Vita-Mix Blender (or other powerful blender)

3 cups water

⅓ cup hemp heart/ hemp seeds

¾ cup chia seeds

3 tbsp maple syrup Continue reading

Kicking the Plastic Habit

Many of us have heard how harmful plastic can be for the environment and our bodies, but just what can they do and who do they affect?

Plastic pollutants threaten marine environments, “where they have the potential to impact aquatic life through ingestion and the plastic’s ability to attract and absorb certain pollutants” (www.groundwater.org). They also leach chemicals into the foods and drinks we consume. Each of these chemicals react differently in the body, some synthesizing estrogen (BPA), causing hormonal imbalances which studies have suggested affect brain development in the womb leading female children to have ADHD, anxiety and depression (ElBoghdady, 2011). Another of these chemicals is phthalates which is found in pacifiers and the nipples of baby bottles.  This chemical is known to disrupt the endocrine system – glands that produce hormones to regulate growth and development. This disruption seems to adversely affect young males. These are major issues which stem from a product which, in many situations, is optional. Yes, plastic is convenient, but it isn’t our only option.

Plastic Free: The Why, What and How?

I heard about the idea of going plastic free from a podcast which I listen to regularly, The Urban Farm Podcast. This program hosted Beth Terry of My Plastic Free Life (listen to the podcast here) and asked several questions about her reasons for going plastic free and how she accomplished minimizing her use of plastic. Her passion inspired me to look more closely at my own plastic consumption and how to sustainably reduce my plastic use. She encourages people to collect the plastic they use over the course of a week and decide which items could be most easily replaced with a non-plastic. Continue reading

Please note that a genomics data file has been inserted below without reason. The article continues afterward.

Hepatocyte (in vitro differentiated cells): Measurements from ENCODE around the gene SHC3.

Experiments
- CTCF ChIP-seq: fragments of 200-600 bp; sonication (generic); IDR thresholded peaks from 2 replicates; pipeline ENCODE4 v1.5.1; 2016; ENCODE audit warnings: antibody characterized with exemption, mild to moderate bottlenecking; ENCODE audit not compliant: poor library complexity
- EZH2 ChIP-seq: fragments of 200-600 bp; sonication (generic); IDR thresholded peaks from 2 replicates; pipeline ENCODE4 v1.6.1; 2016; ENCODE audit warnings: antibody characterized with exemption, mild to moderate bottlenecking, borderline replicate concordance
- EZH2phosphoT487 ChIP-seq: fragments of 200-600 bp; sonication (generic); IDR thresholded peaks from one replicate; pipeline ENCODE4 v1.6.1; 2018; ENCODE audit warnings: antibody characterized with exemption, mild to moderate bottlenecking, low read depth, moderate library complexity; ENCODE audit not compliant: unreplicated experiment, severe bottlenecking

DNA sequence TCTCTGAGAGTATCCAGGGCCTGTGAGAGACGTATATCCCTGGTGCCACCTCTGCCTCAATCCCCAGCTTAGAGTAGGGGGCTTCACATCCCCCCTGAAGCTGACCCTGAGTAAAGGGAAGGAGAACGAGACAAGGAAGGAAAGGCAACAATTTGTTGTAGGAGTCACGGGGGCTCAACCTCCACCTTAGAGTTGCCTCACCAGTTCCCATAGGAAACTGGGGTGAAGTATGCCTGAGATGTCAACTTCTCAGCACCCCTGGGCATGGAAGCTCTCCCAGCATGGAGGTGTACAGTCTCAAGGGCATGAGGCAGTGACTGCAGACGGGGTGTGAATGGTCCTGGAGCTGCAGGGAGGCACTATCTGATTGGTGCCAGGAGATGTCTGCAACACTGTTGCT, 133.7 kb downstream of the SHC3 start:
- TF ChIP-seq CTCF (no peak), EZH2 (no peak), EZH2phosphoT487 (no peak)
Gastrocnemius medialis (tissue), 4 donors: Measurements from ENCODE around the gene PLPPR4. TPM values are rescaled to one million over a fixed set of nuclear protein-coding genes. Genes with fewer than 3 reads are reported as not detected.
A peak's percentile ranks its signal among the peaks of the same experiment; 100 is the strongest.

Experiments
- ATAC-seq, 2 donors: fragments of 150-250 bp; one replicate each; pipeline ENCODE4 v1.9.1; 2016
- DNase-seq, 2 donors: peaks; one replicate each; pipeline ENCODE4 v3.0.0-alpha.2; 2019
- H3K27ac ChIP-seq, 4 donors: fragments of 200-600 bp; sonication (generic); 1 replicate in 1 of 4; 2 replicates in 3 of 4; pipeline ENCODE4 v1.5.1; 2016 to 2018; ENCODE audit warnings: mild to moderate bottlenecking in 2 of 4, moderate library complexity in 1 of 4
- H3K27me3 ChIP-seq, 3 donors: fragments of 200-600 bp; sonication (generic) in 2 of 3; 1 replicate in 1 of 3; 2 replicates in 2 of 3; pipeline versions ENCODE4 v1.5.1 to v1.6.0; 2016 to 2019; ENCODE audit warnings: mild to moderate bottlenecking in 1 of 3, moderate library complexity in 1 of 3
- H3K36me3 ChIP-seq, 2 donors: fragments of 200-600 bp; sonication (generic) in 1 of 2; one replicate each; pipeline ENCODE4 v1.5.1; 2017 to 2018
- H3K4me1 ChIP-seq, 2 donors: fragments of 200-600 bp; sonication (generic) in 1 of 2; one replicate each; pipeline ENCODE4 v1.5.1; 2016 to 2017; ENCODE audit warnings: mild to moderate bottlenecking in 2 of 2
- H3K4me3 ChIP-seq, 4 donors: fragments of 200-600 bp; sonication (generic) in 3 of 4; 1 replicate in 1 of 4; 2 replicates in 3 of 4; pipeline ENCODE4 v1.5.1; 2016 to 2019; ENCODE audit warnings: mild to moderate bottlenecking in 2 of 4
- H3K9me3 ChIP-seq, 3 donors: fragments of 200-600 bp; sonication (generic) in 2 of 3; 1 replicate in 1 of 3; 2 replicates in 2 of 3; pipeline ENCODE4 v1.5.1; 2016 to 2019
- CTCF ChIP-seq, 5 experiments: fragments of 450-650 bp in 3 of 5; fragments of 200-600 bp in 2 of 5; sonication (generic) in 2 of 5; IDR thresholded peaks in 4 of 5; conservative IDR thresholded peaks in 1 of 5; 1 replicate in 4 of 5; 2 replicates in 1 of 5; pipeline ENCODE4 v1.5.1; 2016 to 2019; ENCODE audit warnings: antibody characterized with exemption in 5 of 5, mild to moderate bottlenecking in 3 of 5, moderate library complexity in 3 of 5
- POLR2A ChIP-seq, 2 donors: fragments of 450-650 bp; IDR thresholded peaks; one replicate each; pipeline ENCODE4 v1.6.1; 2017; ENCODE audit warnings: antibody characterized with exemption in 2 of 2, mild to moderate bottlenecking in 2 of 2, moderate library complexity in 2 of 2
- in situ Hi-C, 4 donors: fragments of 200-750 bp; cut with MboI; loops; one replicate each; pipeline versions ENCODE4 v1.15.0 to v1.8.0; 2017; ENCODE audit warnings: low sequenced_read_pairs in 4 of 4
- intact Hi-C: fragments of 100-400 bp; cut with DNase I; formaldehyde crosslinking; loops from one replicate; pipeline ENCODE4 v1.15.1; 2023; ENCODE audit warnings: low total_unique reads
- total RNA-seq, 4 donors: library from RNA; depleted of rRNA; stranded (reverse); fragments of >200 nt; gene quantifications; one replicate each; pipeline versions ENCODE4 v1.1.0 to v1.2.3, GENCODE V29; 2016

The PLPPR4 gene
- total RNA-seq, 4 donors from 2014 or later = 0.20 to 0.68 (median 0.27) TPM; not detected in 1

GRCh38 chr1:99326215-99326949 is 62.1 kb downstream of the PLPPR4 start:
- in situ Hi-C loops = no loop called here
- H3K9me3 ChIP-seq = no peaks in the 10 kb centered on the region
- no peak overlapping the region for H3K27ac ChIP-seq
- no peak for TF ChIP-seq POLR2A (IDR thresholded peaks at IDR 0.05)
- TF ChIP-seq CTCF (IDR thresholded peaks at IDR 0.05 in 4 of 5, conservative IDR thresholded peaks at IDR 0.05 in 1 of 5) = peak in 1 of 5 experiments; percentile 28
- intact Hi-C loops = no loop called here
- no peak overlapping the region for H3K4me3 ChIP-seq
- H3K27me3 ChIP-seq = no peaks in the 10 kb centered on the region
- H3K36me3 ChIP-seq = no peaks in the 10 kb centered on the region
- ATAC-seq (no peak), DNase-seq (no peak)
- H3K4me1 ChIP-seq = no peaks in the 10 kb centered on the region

Overcoming Discrimination with an Open Heart

Overhanging my desk Dr. Martin Luther King Jr. nobly pears into the distance with his words floating below, “I have decided to stick with love. Hate is too great a burden to bear”. After this week’s’ shootings in Dallas, brought on by  peaceful-turned-deadly protest because the deaths of two African American men whom were shot by white police officers, I asked myself, ‘What would Dr. Martin Luther King Jr. do now?’.MLK-love-vs-hate Continue reading

Anchors Away: Mindfulness Part 2

Recently I was able to attend a Mindfulness Training for Professionals which focused on transforming one’s life, work, and those whom one serves. The professor, a Licensed Clinical Professional Counselor, Certified Hypnotherapist and head instructor for Karatedo Doshinkan, offered us many ways of re-awakening to the moment through an array of practices found in different cultures and religions around the world. Those of us who registered and attend the two day seminar were from various cultural and social backgrounds, worked with different populations of both children and adults, in a variety of settings (school teachers, social workers, private practitioners), and had different experiences and exposure to mindfulness practices. Although we were different people, who came to the training for different reasons, we were able to find a technique or strategy which resonated with our personalities and needs in the moment.

This reminded me, no matter where we came from or who we perceive ourselves to be, we all share special characteristics which make us human. If we are able to tap into one of those characteristics, breathing or feeling bodily sensations, we can tap into the oneness which is in us all, that we are all here together with the same afflictions, difficulties, and needs.

Here I share some of the insight and strategies I received throughout the training. This is part two of a two part series. If you have another practice or strategy, please share it with everyone at the bottom of the post.


Trauma and How it Creates Limiting Beliefs

Trauma and how it affects the brain and body is complicated. As I like to say in the yoga classes I teach, “Every body is different”. Because of this, trauma, and other brain patterns, are stored differently in different people.

There are five factors from which a belief, or way of thinking leading one to act or behave in a certain way, stem. One does not have to experience all five to create a belief about themselves or someone else. 

  • Repetition
  • Authority figure
  • Multiple people
  • Identification
  • Emotional Experience

These factors create positive and negative patterns or ways of thinking. The following story is a belief created early on in a young boys life, which has negative effects. One can imagine the positive patterns created by these very same factors.

Continue reading